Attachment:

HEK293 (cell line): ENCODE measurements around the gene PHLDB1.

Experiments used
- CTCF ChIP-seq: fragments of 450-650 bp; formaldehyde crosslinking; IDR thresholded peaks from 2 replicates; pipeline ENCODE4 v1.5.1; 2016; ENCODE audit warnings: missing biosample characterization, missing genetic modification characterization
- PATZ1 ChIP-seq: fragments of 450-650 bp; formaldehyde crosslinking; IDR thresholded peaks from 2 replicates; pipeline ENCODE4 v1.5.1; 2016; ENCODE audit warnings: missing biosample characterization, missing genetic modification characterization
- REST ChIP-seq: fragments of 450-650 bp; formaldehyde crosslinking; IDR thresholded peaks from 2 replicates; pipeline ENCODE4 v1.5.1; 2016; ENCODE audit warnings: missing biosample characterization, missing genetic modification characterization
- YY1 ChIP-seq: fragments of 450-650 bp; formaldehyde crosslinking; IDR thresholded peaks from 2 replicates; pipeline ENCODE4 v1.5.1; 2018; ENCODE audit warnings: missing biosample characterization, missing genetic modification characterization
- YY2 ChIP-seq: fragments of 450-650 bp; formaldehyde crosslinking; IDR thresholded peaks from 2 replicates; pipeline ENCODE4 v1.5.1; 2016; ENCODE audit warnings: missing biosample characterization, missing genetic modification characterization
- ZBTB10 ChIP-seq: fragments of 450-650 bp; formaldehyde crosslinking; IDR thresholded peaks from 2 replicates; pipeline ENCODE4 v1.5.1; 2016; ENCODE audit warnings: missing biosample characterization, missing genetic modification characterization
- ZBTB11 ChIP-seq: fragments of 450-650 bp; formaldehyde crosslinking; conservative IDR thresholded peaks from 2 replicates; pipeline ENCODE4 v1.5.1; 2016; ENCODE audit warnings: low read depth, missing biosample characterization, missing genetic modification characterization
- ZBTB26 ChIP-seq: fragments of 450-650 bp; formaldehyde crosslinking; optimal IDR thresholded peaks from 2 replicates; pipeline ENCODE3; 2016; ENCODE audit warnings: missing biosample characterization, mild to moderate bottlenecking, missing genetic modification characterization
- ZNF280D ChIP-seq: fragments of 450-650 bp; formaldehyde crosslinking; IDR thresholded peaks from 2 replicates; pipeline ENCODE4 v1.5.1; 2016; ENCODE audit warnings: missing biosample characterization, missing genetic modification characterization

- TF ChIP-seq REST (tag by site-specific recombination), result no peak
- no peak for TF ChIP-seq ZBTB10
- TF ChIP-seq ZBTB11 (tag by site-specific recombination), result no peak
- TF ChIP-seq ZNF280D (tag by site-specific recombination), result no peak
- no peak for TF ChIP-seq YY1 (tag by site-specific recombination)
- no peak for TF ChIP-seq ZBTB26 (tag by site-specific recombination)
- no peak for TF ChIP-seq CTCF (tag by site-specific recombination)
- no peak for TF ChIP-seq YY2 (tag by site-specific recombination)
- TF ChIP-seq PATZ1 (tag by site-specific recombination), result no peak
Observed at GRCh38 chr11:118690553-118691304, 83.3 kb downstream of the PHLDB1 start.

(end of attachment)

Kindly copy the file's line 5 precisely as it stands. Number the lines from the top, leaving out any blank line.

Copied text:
- REST ChIP-seq: fragments of 450-650 bp; formaldehyde crosslinking; IDR thresholded peaks from 2 replicates; pipeline ENCODE4 v1.5.1; 2016; ENCODE audit warnings: missing biosample characterization, missing genetic modification characterization